50 Years, 50 Movies (2022): The Quiet Girl

I will turn 50 in November of this year, so my project for 2023 will be to watch and review one movie from each year of my life.  The only qualification is that it has to be a movie I’ve not reviewed previously. 


Top Grossing Movies in 2022:

Best Picture Oscar Nominees and Winners in 2022:

Other Movies I’ve Reviewed from 2022:

Title:  An Cailín Ciúin
Release Date: 12 May 2022
Director: Colm Bairéad
Production Company: Inscéal  | Fís Éireann / Screen Ireland | TG4 | Broadcasting Authority of Ireland

Many’s the person missed the opportunity to say nothing and lost much because of it.

The title of The Quiet Girl echoes that of The Quiet Man, the quintessential Hollywood fabrication of Ireland.  Unlike the John Wayne movie, The Quiet Girl is made in Ireland and the dialogue is primarily in the Irish language (Gaeilge). One of the interesting aspects of the movie is the code-switching the characters do between their native tongue and the English forced upon the country through imperialism.

Set in 1981, the movie tells the story of Cáit (Catherine Clinch), a nine-year-old in a large family in rural Ireland.  Cáit’s father (Michael Patric) is an alcoholic and a layabout while her mother (Kate Nic Chonaonaigh) is overextended with caring for the children, including a toddler, and expecting another baby soon. Neglected by her parents and teased by her older siblings as “the weird one,” Cáit has no outlet but to run away and hide.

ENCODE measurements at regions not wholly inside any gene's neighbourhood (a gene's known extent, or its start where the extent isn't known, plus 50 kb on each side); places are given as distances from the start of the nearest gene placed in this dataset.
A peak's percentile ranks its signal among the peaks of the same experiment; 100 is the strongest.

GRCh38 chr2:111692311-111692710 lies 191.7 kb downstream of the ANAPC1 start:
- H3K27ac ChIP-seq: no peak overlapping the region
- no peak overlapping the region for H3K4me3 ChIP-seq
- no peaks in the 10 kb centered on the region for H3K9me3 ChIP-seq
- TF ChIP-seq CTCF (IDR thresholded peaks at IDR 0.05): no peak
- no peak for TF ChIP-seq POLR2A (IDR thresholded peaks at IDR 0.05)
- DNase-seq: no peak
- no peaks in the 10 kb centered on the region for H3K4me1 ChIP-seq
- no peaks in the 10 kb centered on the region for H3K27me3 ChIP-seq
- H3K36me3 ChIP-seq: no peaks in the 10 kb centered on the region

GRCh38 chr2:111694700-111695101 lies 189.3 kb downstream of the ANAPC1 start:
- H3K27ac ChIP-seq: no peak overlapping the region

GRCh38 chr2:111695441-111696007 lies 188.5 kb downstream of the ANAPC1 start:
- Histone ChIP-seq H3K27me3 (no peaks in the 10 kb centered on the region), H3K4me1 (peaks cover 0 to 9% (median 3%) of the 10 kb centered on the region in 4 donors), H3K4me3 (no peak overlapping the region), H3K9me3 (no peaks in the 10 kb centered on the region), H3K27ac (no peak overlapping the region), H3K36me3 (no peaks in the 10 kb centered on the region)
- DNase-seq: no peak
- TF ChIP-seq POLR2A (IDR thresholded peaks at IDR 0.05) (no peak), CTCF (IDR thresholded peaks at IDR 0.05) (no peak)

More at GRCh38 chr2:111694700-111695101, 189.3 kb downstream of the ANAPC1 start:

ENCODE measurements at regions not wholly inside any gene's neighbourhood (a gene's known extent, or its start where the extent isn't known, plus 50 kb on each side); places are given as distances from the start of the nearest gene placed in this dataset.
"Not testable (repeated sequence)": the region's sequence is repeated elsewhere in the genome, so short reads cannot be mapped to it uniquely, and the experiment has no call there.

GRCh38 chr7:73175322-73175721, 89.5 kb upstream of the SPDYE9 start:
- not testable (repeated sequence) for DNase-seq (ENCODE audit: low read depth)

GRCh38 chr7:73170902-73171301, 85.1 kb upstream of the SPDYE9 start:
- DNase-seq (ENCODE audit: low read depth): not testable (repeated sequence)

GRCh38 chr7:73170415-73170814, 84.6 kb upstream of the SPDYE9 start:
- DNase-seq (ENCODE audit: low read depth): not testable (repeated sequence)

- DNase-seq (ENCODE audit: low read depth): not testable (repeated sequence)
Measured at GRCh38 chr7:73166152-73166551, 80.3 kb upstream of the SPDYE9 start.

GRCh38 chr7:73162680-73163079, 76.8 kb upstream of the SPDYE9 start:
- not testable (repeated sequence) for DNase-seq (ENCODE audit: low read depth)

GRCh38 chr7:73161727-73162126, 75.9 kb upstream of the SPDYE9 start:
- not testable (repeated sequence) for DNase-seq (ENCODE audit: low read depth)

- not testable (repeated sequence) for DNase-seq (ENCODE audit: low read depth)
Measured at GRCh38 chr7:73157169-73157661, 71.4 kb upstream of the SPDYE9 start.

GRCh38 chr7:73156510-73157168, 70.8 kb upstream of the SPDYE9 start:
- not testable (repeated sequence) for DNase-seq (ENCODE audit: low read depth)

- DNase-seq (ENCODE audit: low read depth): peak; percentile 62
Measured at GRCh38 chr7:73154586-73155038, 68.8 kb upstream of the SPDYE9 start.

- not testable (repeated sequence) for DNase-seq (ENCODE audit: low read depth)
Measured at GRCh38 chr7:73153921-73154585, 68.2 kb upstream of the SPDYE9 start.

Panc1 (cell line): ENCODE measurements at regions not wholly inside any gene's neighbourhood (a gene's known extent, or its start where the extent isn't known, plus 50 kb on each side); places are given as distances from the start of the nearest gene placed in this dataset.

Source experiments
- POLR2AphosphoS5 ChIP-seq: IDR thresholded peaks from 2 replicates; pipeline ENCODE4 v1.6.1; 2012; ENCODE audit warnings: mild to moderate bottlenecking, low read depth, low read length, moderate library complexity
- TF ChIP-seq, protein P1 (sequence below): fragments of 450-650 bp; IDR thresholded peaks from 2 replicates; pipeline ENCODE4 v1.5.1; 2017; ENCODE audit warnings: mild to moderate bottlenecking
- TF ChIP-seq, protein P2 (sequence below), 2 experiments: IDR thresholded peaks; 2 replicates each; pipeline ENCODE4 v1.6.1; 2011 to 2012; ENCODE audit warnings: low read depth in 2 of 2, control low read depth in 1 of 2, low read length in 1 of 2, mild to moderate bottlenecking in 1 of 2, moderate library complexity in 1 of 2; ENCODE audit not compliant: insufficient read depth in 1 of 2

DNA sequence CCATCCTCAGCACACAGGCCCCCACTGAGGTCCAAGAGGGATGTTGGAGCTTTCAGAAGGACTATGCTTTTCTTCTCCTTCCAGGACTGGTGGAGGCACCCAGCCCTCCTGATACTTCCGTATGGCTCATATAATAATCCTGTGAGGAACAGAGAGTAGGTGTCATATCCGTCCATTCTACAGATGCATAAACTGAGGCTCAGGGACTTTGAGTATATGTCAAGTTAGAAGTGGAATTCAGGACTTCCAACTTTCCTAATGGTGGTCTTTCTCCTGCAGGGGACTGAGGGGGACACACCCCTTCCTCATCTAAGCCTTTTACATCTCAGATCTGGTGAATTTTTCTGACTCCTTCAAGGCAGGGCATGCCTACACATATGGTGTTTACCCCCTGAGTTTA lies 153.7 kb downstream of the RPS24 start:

Cáit’s parents decide that until the baby is born, that she should live with her mother’s distant cousins on a farm three hours away in County Waterford.  They are strangers to Cáit, but Eibhlín (Carrie Crowley) warmly welcomes her into their household with more affection than we’ve ever seen from her parents. Seán (Andrew Bennet) is reserved at first, but eventually he and Cáit form a strong bond working on the farm together.  It’s clear that Cáit is blossoming from being loved for the first time, and that Eibhlín and Seán are finding something they were missing as well.

This is a beautiful and gentle story and it uses the language of film to portray the perspective of a child, with all the wonders and horrors that entails.  I actually felt so angry early on because the way Cáit’s family treats is atrocious and inexcusable. But I felt even more emotional at the acts of kindness and love when Cáit finds her true family with Eibhlín and Seán.

Rating: ****1/2